Although progress has been made in recent years towards the overall development of the web hosting industry has led Linux and Windows hosting to bring much closer to each other, the reality is that today there is still a lot to be considered for webmasters, when selecting the type of web hosting to use.
Both Windows and Linux will workFor those who are unfamiliar with Windows and/or Linux, it's fair that I give some of the basics. Experts or people who just do not care, they can skip right now.
In many ways, Linux and Windows are very similar. When used for web hosting and services, it will interact just fine with any home computer, whether they are running Windows, Linux, Apple OS X, or just about anything else.
Despite this, some fundamental differences can not be ignored. Windows and all of its major softwares are developed by one company (Microsoft), almost all of which depend on a common core (or 'kernel'). This type of interdependence of the various parts of the server is called a "monolithic" design. In household Windows computers, examples of this kind of approach can be seen in Windows Media Player and Microsoft Internet Explorer. Windows Server normally runs web page serving software known as IIS, which is actually integrated right into Windows too. Though alternative software for this is standard Linux Apache server and it is also available for Windows administrators, it is very unusual that it is never used.
Here, Linux is very different. Linux was developed entirely in what is called an open-source community. Any talented programmer can take an existing Linux source code and try to improve it in some way. This team-oriented approach has created a wonderful addition to the monopoly Microsoft's approach towards the creation of the operating system which is composed of parts that are freely independent of one another, and a "modular" design to withstand the monolithic design.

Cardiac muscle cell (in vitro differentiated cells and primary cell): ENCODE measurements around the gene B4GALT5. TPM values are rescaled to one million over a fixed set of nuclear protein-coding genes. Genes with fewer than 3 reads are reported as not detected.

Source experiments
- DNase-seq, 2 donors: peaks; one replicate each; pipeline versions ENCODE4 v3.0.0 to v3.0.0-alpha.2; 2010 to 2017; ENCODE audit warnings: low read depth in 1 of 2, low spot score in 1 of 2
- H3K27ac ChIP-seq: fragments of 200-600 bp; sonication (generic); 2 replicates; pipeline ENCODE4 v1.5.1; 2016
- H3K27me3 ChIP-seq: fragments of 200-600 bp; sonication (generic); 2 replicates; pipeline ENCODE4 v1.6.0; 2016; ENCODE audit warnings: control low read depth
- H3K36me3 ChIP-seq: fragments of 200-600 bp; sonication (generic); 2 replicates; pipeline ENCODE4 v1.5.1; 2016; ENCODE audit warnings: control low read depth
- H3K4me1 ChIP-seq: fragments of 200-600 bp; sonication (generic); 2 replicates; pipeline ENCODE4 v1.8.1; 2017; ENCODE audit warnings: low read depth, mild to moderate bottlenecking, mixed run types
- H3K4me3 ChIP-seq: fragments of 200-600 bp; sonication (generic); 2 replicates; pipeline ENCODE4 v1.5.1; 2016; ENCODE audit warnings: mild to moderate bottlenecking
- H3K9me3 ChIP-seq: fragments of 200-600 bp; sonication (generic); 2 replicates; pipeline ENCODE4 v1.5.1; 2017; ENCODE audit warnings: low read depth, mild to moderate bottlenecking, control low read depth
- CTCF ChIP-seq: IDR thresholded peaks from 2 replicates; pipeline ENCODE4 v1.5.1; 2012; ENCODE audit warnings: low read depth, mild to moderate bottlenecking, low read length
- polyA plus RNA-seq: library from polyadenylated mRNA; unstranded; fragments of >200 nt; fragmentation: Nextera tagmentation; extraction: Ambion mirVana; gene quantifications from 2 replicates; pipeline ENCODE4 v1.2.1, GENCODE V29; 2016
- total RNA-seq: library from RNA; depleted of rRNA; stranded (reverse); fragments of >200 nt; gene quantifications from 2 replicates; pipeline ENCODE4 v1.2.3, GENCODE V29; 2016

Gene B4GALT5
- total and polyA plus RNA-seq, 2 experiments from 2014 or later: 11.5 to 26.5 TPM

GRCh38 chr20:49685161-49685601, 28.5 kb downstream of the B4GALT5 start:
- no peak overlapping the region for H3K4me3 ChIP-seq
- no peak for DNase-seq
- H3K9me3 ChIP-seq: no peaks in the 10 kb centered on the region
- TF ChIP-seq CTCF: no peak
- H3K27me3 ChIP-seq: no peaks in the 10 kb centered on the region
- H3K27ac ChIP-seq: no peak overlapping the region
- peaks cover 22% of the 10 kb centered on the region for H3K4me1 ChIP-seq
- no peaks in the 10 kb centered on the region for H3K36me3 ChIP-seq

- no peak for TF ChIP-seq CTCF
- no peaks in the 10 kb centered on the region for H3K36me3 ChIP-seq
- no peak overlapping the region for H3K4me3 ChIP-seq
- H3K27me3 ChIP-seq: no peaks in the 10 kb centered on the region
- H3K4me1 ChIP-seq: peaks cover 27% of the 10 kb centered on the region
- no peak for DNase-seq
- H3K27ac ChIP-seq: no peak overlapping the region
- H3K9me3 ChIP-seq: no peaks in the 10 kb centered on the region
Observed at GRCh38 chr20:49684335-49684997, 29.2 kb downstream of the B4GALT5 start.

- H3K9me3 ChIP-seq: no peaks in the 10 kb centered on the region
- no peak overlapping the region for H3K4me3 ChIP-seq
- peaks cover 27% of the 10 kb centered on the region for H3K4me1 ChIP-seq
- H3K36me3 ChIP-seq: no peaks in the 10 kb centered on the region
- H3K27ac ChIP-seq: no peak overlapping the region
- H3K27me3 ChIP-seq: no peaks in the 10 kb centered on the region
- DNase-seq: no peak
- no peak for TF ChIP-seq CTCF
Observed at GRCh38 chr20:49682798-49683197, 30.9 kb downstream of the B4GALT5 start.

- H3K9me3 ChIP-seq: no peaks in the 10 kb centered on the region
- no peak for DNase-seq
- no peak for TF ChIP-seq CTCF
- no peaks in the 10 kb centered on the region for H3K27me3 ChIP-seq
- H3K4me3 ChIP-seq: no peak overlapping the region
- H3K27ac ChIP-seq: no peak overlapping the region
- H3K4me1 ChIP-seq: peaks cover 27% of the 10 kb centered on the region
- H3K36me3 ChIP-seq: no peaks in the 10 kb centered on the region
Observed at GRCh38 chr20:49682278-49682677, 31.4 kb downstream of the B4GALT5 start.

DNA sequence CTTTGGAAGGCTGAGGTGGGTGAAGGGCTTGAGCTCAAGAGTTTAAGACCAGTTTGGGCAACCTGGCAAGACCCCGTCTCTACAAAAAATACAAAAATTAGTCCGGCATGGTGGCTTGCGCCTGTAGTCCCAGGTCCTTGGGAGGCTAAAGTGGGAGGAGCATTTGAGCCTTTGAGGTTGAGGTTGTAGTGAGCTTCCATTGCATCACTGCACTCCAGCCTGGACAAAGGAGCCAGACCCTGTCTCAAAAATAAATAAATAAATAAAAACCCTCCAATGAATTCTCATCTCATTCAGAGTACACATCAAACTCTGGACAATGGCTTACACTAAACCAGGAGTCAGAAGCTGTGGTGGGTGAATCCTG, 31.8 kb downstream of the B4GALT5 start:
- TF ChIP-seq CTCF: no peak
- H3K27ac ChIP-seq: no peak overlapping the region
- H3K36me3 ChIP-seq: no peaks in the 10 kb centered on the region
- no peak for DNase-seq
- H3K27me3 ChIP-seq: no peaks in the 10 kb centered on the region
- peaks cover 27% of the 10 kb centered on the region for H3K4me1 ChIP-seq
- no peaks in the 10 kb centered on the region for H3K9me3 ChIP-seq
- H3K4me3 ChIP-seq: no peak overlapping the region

Linux is released offering the best conditions for the development of open-source software, such as PHP and Ruby on Rails. Databases on Linux usually use MySQL or PostgresSQL. Most of the existing applications which are open source, seem to come better suited for Linux.
Windows is released offering the best conditions for ASP and other Microsoft-proprietary applications such as Microsoft Exchange. The database commonly used in Windows Server is MySQL.
Operating Systems and SecurityWindows Vs Linux security debate is very old. One universal truth is- nothing is guaranteed safe for your computer. There are some things that we can not change, such as unskilled server administrators, brute force password crackers, unsecured PHP or ASP scripts, social engineering risks in a large company, and much more. In the end, these variables are significantly superior to the security risks that exist in any operating system.
The most common argument against the security of Windows is that due to its monolithic structure (mentioned above), it is easier for hackers to take control of the entire server. For example, if loophole in the safety is be found in the Web server IIS, it could potentially be used to the detriment of the entire Windows server, and IIS is deeply intertwined with the core of Windows. This is for the same reason that the external browsers like Mozilla FireFox are generally regarded as safe for a Windows PC, being more complex than Microsoft Internet Explorer.
The most common argument against the security of Linux is exactly the biggest argument in favor of the security of Linux, which is "completely open source operating system". Linux has both the largest, best-educated group of security, and logically the most educated community of hackers, too. And thus it is very very less vulnerable to security breaches.